WASHINGTON – Japanese astronaut Koichi Wakata will make his second space shuttle flight Thursday to help build the International Space Station.
Along with six colleagues on the shuttle Discovery, Wakata, a 37-year-old mission specialist, will deliver and attach key components to the evolving space station during an 11-day mission.
“The foundation for the International Space Station has been laid out, and this mission begins the true station buildup in orbit,” said Ron Dittemore, space shuttle program manager.
The ISS, which is being built by the United States, Europe, Japan and Canada, received its Russian-built Zvezda (Star) service module in July.
On Oct. 30, the first crew to live in the ISS — two Russians and an American — is scheduled to lift off from Russia’s Baikonur Cosmodrome in Kazakstan in a Soyuz rocket.
The main task of the Discovery mission, the final preresidency shuttle project, is to attach a 9-ton exterior framework known as the “Z1 truss” and an additional docking port to the expanding orbiting complex.
The truss will house microgravity-sensitive gyroscopes and communications equipment, which will provide a sense of balance for the outpost as well as enhanced voice and television capability.
The docking port will be the third to connect the ISS with shuttles and other spacecraft.
Wakata will use Discovery’s robot arm to attach the Z1 truss and the port to the Unity connecting module. He will become the first Japanese to visit the station.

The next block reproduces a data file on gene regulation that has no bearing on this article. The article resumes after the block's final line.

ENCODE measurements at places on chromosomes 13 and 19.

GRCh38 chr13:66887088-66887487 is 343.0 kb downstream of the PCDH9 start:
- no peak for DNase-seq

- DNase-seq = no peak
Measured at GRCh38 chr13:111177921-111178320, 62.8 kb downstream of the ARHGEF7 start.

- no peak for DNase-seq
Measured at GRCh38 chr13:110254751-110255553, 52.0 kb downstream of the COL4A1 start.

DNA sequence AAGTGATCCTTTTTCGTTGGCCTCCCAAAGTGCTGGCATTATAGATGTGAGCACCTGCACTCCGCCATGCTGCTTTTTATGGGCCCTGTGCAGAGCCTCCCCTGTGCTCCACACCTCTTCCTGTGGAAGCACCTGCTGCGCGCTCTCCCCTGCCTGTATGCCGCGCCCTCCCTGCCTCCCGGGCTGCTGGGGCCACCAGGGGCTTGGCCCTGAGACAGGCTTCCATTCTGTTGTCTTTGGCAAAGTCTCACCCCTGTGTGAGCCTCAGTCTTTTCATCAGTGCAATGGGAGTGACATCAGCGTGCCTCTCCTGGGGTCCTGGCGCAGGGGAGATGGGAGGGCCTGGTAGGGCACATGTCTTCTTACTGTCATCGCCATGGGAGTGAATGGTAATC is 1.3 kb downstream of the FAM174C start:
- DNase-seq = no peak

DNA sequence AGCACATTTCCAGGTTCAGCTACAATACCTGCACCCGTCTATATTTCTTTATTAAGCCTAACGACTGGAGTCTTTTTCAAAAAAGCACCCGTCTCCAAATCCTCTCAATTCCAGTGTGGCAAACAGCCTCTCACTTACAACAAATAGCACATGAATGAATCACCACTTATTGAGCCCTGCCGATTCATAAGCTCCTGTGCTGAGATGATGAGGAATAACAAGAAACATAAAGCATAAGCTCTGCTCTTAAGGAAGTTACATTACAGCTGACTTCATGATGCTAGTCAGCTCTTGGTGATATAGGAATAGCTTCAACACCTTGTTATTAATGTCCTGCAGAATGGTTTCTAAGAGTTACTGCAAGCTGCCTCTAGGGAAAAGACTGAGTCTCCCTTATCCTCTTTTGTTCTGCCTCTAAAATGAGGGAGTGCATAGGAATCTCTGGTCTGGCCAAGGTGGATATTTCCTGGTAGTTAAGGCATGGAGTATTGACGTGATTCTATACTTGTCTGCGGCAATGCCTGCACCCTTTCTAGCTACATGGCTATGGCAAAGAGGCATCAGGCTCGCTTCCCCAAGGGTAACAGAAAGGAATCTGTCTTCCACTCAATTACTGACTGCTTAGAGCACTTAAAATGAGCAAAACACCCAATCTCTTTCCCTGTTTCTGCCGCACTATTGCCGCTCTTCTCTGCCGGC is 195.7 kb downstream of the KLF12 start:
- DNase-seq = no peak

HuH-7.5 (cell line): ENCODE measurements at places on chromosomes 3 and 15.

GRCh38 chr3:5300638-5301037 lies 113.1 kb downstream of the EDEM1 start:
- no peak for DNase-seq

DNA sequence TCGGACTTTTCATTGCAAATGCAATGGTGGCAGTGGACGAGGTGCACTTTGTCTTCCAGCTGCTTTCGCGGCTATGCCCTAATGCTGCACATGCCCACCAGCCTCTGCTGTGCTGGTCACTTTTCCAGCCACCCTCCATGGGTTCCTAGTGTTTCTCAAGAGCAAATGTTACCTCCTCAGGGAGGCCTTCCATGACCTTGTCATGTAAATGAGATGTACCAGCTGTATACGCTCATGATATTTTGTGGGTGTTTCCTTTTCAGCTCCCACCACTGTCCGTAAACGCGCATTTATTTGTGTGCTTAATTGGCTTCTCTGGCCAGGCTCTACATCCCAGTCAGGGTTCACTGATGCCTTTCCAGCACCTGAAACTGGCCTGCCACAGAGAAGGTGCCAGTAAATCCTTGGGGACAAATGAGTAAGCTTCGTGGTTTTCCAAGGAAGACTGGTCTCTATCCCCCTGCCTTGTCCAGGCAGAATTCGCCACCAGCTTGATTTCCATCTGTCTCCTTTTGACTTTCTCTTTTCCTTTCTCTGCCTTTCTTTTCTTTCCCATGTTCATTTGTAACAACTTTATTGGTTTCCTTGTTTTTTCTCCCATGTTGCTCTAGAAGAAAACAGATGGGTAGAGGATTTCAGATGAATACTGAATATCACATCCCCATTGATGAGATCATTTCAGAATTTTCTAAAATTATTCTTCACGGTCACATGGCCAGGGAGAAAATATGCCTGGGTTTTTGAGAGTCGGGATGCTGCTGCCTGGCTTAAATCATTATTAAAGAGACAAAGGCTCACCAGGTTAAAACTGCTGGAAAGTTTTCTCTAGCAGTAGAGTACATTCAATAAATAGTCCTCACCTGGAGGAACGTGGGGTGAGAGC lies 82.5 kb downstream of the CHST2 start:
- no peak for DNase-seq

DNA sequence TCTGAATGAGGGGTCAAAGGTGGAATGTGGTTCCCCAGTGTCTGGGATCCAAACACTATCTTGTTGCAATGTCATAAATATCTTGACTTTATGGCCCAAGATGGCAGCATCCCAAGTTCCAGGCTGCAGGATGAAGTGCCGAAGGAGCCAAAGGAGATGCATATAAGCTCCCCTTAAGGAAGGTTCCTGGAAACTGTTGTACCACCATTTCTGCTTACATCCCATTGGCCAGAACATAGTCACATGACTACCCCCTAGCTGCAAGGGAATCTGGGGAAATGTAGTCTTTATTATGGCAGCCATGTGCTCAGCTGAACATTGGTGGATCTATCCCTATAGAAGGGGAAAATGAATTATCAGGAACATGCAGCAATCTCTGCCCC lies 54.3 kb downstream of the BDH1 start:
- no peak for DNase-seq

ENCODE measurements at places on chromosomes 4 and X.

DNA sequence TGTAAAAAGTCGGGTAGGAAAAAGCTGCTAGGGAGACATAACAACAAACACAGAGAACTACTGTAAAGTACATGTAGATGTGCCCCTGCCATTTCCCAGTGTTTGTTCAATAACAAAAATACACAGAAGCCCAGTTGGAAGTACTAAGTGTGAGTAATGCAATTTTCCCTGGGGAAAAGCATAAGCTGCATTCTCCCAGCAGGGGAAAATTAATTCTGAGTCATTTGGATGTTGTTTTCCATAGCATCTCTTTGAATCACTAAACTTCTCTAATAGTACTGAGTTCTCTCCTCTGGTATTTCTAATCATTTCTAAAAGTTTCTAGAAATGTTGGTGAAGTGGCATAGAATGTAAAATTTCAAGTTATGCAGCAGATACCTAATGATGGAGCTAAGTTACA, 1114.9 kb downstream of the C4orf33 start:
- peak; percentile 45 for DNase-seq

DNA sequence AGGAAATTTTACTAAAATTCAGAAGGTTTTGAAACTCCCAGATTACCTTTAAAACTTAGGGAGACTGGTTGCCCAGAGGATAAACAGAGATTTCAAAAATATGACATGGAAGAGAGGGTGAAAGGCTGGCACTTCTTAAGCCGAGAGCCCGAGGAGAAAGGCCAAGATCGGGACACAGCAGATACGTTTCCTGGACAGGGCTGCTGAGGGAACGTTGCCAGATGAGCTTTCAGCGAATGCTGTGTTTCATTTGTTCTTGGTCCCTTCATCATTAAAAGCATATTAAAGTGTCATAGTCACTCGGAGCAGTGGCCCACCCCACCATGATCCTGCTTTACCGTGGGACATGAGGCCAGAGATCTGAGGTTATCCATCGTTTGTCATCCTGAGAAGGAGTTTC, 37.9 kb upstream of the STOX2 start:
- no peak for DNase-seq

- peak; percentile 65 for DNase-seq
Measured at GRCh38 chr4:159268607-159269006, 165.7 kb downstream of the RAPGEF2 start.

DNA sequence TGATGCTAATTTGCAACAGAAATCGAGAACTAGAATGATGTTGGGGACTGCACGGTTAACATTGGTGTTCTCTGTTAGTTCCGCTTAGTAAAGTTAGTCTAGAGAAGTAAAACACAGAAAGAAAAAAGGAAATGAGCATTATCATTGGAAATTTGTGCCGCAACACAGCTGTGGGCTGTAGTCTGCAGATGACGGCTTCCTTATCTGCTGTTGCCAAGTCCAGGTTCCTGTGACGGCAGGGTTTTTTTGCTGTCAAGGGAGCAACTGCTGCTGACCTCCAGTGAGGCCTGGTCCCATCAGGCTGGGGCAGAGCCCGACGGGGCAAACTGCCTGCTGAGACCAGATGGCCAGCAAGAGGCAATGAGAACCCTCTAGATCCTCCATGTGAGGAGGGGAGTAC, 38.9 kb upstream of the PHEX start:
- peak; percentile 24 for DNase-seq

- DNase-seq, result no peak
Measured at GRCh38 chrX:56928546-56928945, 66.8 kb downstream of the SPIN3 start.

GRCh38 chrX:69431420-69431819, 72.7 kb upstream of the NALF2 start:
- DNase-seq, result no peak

“I’ve accumulated enough training to meet whatever situations arise,” Wakata told reporters last month.
He is confident about the mission’s success, saying, “If ever the Olympics have any competition for outer space activities, I am sure I would be able to win a gold medal.”
Other mission specialists will conduct four spacewalks to provide electrical and data connections between the new components and existing modules.
“With multiple spacewalks planned and multiple components to attach, we’re taking the level of complexity up a notch over the past few station construction flights,” Dittemore said.
The ISS will house an orbiting laboratory for long-term scientific research, taking advantage of the most distinctive characteristic of space — the absence of gravity.
The medical benefits of conducting research in space could lead to new drugs by eliminating the pressure of gravity on experiments.
Cancer treatments, for example, could be tested on living cell cultures without risk to patients. Industrial advances could lead to stronger, lighter metals and more powerful computer chips.
The 13-meter-long service module, which features bedding, a toilet and a kitchen equipped with a refrigerator, will serve as the main living quarters for early habitation of the ISS, which is in orbit 400 km above Earth.
It will provide life support, electrical power distribution, data processing, flight control and propulsion systems.
The three resident crew members are expected to stay in the ISS for about four months, performing installations and checking various on-board systems.
A replacement crew is scheduled to arrive in February.
The construction of Japan’s research module Kibo (Hope) — the nation’s first manned space facility — is expected to be completed by January 2005. The entire ISS is to be finished by April the following year.
Discovery, to lift off from the Kennedy Space Center under the command of U.S. Air Force Col. Brian Duffy, will be the 100th shuttle mission since Columbia was launched in April 1981. It is to return to Earth on Oct. 16.
In January 1996, Wakata flew aboard the space shuttle Endeavour as Japan’s first mission specialist.
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